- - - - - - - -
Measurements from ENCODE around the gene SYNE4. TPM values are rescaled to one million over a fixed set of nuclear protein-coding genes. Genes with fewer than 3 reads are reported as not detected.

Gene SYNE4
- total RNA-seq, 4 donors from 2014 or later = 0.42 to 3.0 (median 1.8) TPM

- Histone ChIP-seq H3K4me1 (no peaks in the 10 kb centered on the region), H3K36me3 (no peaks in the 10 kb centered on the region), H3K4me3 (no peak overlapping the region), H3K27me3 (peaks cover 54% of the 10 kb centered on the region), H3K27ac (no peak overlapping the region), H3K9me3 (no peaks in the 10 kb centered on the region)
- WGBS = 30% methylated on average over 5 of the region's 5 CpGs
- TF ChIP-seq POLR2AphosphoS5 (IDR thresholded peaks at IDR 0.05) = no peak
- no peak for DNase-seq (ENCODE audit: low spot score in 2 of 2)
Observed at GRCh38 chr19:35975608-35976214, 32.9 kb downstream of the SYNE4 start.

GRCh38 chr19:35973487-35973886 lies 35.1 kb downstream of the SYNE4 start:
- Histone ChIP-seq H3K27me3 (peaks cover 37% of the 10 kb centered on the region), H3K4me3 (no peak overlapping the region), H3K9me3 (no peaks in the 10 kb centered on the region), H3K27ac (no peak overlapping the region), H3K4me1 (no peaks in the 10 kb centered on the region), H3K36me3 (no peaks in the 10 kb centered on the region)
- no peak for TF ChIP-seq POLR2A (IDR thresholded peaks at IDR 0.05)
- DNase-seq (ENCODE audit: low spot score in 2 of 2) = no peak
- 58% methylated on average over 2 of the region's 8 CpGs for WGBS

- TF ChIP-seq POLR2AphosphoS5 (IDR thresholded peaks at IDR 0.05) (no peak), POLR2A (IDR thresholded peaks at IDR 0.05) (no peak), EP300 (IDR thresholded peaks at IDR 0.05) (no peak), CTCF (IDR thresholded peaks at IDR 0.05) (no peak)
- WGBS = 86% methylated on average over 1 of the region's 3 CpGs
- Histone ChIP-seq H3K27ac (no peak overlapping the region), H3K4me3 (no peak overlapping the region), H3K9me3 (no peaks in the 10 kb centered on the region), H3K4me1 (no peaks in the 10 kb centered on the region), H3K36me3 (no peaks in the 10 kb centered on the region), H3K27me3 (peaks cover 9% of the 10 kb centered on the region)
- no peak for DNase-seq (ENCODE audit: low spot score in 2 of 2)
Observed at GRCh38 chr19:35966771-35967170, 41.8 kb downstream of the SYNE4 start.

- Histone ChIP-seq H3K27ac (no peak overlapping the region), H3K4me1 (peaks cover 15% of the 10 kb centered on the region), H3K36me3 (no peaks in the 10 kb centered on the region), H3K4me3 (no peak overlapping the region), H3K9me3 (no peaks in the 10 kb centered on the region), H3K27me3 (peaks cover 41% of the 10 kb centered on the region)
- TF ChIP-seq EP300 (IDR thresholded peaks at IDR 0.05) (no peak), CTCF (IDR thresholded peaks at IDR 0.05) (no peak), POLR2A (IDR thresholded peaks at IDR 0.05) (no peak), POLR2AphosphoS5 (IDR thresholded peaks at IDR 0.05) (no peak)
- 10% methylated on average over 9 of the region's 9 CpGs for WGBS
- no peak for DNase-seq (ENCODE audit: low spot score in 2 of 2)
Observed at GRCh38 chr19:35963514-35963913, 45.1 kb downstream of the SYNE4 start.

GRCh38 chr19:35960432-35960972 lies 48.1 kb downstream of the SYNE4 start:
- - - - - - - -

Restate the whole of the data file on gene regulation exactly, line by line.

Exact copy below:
Measurements from ENCODE around the gene SYNE4. TPM values are rescaled to one million over a fixed set of nuclear protein-coding genes. Genes with fewer than 3 reads are reported as not detected.

Gene SYNE4
- total RNA-seq, 4 donors from 2014 or later = 0.42 to 3.0 (median 1.8) TPM

- Histone ChIP-seq H3K4me1 (no peaks in the 10 kb centered on the region), H3K36me3 (no peaks in the 10 kb centered on the region), H3K4me3 (no peak overlapping the region), H3K27me3 (peaks cover 54% of the 10 kb centered on the region), H3K27ac (no peak overlapping the region), H3K9me3 (no peaks in the 10 kb centered on the region)
- WGBS = 30% methylated on average over 5 of the region's 5 CpGs
- TF ChIP-seq POLR2AphosphoS5 (IDR thresholded peaks at IDR 0.05) = no peak
- no peak for DNase-seq (ENCODE audit: low spot score in 2 of 2)
Observed at GRCh38 chr19:35975608-35976214, 32.9 kb downstream of the SYNE4 start.

GRCh38 chr19:35973487-35973886 lies 35.1 kb downstream of the SYNE4 start:
- Histone ChIP-seq H3K27me3 (peaks cover 37% of the 10 kb centered on the region), H3K4me3 (no peak overlapping the region), H3K9me3 (no peaks in the 10 kb centered on the region), H3K27ac (no peak overlapping the region), H3K4me1 (no peaks in the 10 kb centered on the region), H3K36me3 (no peaks in the 10 kb centered on the region)
- no peak for TF ChIP-seq POLR2A (IDR thresholded peaks at IDR 0.05)
- DNase-seq (ENCODE audit: low spot score in 2 of 2) = no peak
- 58% methylated on average over 2 of the region's 8 CpGs for WGBS

- TF ChIP-seq POLR2AphosphoS5 (IDR thresholded peaks at IDR 0.05) (no peak), POLR2A (IDR thresholded peaks at IDR 0.05) (no peak), EP300 (IDR thresholded peaks at IDR 0.05) (no peak), CTCF (IDR thresholded peaks at IDR 0.05) (no peak)
- WGBS = 86% methylated on average over 1 of the region's 3 CpGs
- Histone ChIP-seq H3K27ac (no peak overlapping the region), H3K4me3 (no peak overlapping the region), H3K9me3 (no peaks in the 10 kb centered on the region), H3K4me1 (no peaks in the 10 kb centered on the region), H3K36me3 (no peaks in the 10 kb centered on the region), H3K27me3 (peaks cover 9% of the 10 kb centered on the region)
- no peak for DNase-seq (ENCODE audit: low spot score in 2 of 2)
Observed at GRCh38 chr19:35966771-35967170, 41.8 kb downstream of the SYNE4 start.

- Histone ChIP-seq H3K27ac (no peak overlapping the region), H3K4me1 (peaks cover 15% of the 10 kb centered on the region), H3K36me3 (no peaks in the 10 kb centered on the region), H3K4me3 (no peak overlapping the region), H3K9me3 (no peaks in the 10 kb centered on the region), H3K27me3 (peaks cover 41% of the 10 kb centered on the region)
- TF ChIP-seq EP300 (IDR thresholded peaks at IDR 0.05) (no peak), CTCF (IDR thresholded peaks at IDR 0.05) (no peak), POLR2A (IDR thresholded peaks at IDR 0.05) (no peak), POLR2AphosphoS5 (IDR thresholded peaks at IDR 0.05) (no peak)
- 10% methylated on average over 9 of the region's 9 CpGs for WGBS
- no peak for DNase-seq (ENCODE audit: low spot score in 2 of 2)
Observed at GRCh38 chr19:35963514-35963913, 45.1 kb downstream of the SYNE4 start.

GRCh38 chr19:35960432-35960972 lies 48.1 kb downstream of the SYNE4 start: